Tuesday of the First Week in Ordinary Time

Lectionary: 306

All were amazed and asked one another,
"What is this? A new teaching with authority.


Periodically we should go back to the abc’s and remember the sheer unexpectedness of Jesus. “What is this? A new teaching with authority!”

Sometimes events catch us off-guard. I am surprised, of course, but not necessarily dismayed by that – unless the “authorities” were also caught off-guard. Aren’t there experts who see these things coming? Didn’t their magic arts tell them, by their study of the stars or chicken entrails or statistical measures this inflationary bubble must burst, this hurricane must come, that revolution was imminent? Nobody saw it coming?
If we’re so poor at predicting natural events, there’s all the more reasons that no one expects a divine event like the birth of the Savior or his appearance in Capernaum. The Evangelists, after the event, could discover his origins in Sacred Scripture, beginning with God’s cryptic words to the Serpent, in a Greek translation of the original Hebrew, “He will strike at your head while you strike at his heel.” They would see types of Jesus in Adam, Noah, Abraham, Isaac, Jacob, David, Jeremiah and so forth. They would see that all God’s promises were fulfilled in Jesus, but they also knew that no one could have assembled those clues before he was born.
Like sin, the Good News is by definition unexpected. Because sin comes from our own hearts it is both unmanageable and unintelligible. We do some things that make no sense whatsoever; if their short-term aims appear worthwhile an ounce of common sense will tell us, "Don't go there." But we do it anyway. We cannot save ourselves precisely because we inevitably sabotage our own best efforts.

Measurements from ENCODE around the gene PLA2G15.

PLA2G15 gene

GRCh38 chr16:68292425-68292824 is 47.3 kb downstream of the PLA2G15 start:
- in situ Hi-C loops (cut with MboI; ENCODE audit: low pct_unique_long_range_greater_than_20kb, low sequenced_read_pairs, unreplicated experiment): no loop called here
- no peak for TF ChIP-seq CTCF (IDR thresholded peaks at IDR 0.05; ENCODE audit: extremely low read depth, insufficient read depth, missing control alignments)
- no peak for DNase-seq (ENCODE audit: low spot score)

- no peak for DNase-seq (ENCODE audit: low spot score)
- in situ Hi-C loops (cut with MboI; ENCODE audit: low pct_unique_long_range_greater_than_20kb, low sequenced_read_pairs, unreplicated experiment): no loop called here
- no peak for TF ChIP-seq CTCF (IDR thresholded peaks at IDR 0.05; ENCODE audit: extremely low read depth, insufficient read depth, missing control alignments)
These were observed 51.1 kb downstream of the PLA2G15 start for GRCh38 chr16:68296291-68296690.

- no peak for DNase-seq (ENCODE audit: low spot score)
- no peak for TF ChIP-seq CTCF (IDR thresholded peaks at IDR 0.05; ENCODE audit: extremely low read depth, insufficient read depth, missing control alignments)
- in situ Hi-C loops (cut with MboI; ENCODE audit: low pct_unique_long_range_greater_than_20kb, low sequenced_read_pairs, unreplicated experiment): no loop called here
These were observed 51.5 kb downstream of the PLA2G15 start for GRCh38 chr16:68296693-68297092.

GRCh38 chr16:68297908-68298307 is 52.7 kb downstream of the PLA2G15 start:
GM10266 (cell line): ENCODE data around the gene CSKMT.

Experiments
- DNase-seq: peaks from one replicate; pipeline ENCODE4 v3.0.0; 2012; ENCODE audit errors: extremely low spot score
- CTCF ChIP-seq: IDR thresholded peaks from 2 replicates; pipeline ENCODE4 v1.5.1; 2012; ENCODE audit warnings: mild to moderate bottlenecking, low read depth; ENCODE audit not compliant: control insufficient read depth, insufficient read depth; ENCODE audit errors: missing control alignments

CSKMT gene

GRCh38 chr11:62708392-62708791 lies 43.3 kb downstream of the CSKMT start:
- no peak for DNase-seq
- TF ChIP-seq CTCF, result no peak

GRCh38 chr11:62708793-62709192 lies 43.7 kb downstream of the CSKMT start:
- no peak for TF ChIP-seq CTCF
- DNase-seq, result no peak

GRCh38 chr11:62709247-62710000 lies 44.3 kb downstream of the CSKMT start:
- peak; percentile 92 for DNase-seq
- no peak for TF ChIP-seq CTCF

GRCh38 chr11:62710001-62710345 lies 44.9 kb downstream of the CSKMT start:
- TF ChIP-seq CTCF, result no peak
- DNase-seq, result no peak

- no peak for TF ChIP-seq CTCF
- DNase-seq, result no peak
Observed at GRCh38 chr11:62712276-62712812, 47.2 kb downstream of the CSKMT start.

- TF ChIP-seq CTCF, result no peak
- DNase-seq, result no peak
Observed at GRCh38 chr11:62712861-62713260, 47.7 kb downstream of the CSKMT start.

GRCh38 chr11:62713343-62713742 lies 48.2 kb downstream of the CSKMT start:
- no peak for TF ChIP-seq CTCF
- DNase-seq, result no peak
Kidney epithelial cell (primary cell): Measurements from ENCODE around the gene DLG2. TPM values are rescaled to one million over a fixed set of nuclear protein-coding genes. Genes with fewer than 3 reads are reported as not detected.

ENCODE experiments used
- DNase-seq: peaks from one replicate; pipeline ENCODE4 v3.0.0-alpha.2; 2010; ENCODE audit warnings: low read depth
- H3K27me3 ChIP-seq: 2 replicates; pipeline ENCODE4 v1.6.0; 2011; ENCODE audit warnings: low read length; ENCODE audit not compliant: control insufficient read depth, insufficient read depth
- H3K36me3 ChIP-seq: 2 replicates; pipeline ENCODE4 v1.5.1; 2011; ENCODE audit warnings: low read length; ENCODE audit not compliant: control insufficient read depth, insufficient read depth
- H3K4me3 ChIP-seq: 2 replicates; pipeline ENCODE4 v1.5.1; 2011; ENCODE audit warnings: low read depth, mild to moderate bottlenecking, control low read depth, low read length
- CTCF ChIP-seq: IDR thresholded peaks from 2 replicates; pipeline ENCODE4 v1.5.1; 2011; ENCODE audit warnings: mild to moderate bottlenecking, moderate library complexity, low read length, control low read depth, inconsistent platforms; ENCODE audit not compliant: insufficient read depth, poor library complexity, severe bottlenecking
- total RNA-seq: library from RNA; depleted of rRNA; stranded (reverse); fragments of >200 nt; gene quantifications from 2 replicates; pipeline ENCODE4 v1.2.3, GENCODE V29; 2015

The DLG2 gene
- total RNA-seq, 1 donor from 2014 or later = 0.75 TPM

I was amused to hear of the titans of Facebook wringing their hands over the Russian attempts to manipulate the American elections. They never dreamed it could happen because they allowed no space for Original Sin in their initial projections. Social media were supposed to be all good and no evil. Computers and the Internet were created without provision for viruses, trojan horses, malware and trolls. On what planet were they supposed to work? Which human race could be trusted with such naive innocence? 
Even as we furiously construct another hopeless scheme the Lord quietly steps in and said, "Here I am. Come follow me." 
As we read the Gospel of Mark during the next several months we will learn of the opposition Jesus met and we will watch his persistent journey to Jerusalem where his doom and our salvation wait. Because our schemes cannot succeed, let us go with him. 

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I love to write. This blog helps me to meditate on the Word of God, and I hope to make some contribution to our contemplations of God's Mighty Works.

Ordinarily, I write these reflections two or three weeks in advance of their publication. I do not intend to comment on current events.

I understand many people prefer gender-neutral references to "God." I don't disagree with them but find that language impersonal, unappealing and tasteless. When I refer to "God" I think of the One whom Jesus called "Abba" and "Father", and I would not attempt to improve on Jesus' language.

You're welcome to add a thought or raise a question.